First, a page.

The Ninth Sunday after Pentecost in Year C
21 July 2013
The Episcopal Church of the Ascension
*Disclaimer: The text below captures about 85% of what was said on Sunday morning. I like to leave a little room for the Spirit to blow through in the moment, so there may be a few places where the audio and text don’t match up. A special thanks to the women of the lectionary study whose content may not have shown up in recognizable ways, but whose inspiration is all over this text.
Dante J Vaghi is a UFO expert. His office is the Sycamore Diner in the sleepy little New England town of Bethel, CT. If you ever happen to belly up to the counter at the Sycamore, Dante will waste no time in coming over to you. He’ll smile and introduce himself as the local welcoming committee, and then he’ll lean in and whisper, “We are not alone.” He’ll then straighten up and announce in a more declarative voice, “No sir, we are not alone.” And so begins Dante’s epic story that chronicles his journey from an air force enlisted man, stationed in the deserts of Nevada in the early 1950s, to his current position as UFO expert dealing with abductions in New England. Sometime in the first hour, usually about the time Dante explains how he came to have four kidneys, you’ll fall in love with his passion for telling his story.
For above anything else, Dante lived for someone to listen to his stories. he could care less about money, or food, or even his health, he just wanted his voice to be heard. As Dante grew older he was less and less able to care for himself, but the people of Bethel loved their Spaceman (his local appellation), so they rallied around Dante and helped to take care of him. Local families would come over to his old homestead and cook him meals or clean up his garage or even do minor repairs on the house. Yet most of these kind souls rarely stuck around to talk with Dante. They had lives of their own, and only a little time to help out. Cleaning up the tripping hazards in Dante’s cluttered hallway took precedence over listening to stories they had heard 100 times before.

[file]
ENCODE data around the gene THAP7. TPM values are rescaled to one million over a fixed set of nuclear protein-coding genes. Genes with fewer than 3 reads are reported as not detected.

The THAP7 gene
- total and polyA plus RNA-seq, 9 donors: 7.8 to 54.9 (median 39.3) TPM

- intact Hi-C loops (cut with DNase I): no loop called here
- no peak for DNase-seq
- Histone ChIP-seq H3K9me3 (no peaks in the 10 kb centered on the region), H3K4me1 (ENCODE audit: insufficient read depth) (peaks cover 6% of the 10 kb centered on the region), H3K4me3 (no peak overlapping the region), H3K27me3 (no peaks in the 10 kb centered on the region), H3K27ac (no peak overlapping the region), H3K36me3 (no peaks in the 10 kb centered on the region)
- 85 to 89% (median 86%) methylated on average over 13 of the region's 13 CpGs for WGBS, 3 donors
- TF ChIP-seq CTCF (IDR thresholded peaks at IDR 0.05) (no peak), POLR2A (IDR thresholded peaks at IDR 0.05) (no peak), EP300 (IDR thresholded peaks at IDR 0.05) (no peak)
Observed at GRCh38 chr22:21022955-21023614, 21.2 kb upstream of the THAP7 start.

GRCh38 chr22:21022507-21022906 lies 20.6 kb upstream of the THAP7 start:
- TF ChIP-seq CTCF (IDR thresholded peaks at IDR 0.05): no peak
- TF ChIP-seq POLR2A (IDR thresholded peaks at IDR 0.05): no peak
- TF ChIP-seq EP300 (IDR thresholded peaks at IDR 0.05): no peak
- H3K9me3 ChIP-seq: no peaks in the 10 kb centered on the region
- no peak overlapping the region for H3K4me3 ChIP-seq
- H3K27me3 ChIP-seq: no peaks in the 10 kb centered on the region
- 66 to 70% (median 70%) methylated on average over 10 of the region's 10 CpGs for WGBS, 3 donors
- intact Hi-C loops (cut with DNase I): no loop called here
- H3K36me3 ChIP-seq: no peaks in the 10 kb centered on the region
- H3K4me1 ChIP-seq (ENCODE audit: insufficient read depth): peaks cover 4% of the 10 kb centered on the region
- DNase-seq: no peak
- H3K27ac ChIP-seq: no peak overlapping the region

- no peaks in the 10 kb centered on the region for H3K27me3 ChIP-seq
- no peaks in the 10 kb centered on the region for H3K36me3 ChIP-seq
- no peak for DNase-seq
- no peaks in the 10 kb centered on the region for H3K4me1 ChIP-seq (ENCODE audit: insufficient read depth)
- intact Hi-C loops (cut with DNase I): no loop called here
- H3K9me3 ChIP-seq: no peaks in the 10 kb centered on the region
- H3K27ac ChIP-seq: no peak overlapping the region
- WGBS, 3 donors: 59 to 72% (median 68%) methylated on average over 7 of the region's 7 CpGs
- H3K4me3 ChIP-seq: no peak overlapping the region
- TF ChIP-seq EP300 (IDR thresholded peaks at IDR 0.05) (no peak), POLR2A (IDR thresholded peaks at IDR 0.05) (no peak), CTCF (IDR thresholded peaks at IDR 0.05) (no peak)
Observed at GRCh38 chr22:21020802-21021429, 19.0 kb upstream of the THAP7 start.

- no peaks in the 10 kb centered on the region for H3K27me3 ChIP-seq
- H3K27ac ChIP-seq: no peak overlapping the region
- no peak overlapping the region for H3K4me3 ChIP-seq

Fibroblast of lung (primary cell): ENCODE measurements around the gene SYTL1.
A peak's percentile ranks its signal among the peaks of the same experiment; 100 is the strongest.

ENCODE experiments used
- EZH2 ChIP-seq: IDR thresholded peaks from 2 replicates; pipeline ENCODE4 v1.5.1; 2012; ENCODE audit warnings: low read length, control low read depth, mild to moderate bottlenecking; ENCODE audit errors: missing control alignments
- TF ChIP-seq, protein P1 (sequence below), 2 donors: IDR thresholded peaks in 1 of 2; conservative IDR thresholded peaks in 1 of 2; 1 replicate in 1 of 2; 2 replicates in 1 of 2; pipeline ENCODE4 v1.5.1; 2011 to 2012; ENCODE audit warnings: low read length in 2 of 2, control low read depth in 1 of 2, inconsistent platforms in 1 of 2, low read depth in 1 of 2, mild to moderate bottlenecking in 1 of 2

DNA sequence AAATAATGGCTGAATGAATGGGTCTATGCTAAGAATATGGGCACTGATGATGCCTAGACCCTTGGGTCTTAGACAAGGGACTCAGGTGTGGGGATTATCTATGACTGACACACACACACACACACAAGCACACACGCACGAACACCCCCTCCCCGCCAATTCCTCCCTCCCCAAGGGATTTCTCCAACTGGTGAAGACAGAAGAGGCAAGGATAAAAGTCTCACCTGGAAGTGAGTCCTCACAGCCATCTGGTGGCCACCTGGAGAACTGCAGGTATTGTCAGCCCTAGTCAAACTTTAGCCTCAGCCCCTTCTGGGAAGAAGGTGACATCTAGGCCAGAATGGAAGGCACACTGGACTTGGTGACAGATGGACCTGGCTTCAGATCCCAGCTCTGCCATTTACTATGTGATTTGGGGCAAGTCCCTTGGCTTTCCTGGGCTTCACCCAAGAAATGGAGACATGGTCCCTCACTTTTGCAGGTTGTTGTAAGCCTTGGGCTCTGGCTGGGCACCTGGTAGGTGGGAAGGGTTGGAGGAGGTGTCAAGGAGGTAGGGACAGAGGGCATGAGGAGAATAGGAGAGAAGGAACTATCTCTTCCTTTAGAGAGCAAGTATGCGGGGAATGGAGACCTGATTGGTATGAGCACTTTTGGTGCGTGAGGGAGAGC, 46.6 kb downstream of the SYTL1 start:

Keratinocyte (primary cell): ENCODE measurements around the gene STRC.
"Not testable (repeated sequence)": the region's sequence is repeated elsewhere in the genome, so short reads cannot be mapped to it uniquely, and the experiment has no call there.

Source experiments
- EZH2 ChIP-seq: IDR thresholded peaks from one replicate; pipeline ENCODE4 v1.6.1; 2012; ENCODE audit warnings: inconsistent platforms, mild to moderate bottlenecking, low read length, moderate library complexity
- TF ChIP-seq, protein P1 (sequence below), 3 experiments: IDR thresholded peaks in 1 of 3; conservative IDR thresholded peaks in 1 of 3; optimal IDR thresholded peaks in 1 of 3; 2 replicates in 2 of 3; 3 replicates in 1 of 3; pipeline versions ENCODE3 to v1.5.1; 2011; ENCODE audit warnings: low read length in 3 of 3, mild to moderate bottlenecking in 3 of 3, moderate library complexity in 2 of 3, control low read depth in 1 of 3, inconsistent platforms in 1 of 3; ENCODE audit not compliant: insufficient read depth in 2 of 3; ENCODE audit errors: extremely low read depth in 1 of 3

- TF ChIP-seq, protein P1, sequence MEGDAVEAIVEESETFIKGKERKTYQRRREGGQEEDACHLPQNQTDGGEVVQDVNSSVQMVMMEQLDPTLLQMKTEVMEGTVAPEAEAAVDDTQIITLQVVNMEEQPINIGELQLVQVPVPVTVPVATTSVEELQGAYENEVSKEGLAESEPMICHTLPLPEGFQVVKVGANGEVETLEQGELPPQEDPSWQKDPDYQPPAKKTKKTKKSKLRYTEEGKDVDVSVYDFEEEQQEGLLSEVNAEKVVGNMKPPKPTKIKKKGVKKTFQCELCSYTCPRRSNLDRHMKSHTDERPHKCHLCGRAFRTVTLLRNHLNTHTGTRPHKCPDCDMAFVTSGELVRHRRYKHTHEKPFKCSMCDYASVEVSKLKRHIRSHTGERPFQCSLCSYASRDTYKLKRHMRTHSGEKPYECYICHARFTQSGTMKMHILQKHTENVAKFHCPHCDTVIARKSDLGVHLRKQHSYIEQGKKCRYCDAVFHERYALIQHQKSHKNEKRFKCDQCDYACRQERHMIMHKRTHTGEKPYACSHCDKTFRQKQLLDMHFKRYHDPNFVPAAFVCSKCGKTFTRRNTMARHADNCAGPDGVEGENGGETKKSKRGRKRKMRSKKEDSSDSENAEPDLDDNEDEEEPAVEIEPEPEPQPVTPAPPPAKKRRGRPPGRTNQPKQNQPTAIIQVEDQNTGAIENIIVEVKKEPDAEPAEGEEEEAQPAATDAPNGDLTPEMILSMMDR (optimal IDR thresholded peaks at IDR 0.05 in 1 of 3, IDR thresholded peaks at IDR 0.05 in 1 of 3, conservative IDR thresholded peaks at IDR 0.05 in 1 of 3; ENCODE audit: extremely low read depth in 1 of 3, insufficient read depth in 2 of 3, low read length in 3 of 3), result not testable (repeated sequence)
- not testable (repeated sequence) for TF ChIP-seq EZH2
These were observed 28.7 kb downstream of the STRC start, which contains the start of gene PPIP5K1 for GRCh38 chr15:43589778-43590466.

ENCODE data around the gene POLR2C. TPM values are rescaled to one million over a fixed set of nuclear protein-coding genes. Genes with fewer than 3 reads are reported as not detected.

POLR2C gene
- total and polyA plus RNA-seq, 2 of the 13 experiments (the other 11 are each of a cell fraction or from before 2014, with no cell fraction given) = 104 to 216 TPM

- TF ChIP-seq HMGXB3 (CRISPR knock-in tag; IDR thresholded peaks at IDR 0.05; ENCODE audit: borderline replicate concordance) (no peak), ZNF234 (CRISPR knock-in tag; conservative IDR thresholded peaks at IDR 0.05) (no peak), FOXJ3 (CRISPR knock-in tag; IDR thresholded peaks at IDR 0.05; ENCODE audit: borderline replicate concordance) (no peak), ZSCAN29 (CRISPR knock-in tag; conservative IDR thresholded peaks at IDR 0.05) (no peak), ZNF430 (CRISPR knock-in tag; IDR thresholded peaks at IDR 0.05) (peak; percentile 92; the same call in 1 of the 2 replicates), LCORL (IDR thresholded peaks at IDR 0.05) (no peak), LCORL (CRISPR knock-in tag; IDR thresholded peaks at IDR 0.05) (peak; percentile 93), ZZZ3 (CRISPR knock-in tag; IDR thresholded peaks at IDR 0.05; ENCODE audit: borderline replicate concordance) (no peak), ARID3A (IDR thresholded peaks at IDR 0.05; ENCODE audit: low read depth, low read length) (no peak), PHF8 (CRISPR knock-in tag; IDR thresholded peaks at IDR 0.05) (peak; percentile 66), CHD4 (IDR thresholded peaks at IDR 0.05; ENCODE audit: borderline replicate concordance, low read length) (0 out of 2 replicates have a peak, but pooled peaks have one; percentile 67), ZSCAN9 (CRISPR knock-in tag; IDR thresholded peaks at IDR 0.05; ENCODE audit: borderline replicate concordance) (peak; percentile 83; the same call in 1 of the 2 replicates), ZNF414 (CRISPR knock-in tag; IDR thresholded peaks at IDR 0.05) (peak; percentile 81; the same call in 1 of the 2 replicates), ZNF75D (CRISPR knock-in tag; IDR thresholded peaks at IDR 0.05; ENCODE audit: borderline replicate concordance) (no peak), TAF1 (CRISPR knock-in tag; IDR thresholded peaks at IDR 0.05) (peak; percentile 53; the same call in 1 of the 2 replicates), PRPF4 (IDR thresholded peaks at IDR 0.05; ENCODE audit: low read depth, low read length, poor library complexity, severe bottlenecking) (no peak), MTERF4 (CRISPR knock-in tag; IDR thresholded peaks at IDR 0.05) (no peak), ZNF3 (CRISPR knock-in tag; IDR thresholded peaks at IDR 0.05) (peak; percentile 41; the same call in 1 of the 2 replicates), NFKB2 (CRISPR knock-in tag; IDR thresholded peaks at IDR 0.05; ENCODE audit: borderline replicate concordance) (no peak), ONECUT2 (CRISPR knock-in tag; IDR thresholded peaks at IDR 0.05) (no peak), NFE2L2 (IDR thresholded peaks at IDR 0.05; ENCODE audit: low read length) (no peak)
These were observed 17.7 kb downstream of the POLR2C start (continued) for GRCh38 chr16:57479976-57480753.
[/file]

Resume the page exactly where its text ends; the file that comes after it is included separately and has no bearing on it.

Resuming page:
However, there was one woman, Valerie, whose sole purpose was to address Dante’s storytelling needs. Valerie would pick Dante most Saturday mornings and drive him to the Sycamore, where he could either share his stories with unsuspecting customers, or if no one presented themselves for enlightenment, Valerie would listen attentively for the 77th time of how Dante came to have four kidneys. Valerie gave Dante the gift he most cherished - someone he could share his story with.
Valerie understood what Mary understood from our Gospel reading today. There is a basic human need to have one’s story heard. Food, water, and shelter are of little concern if a person believes their story does not matter to anyone. And so one of the greatest gifts we can give one another is to listen to each other’s story. And I mean really listen to their story. The kind of listening that requires our full attention. The kind of listening that turns off cell phones, ipods, ipads, TVs, and radios. The kind of listening that does not interrupt, does not make judgments, does not formulate responses, or anticipate outcomes. It’s a kind of pure listening that shares in the life of the storyteller.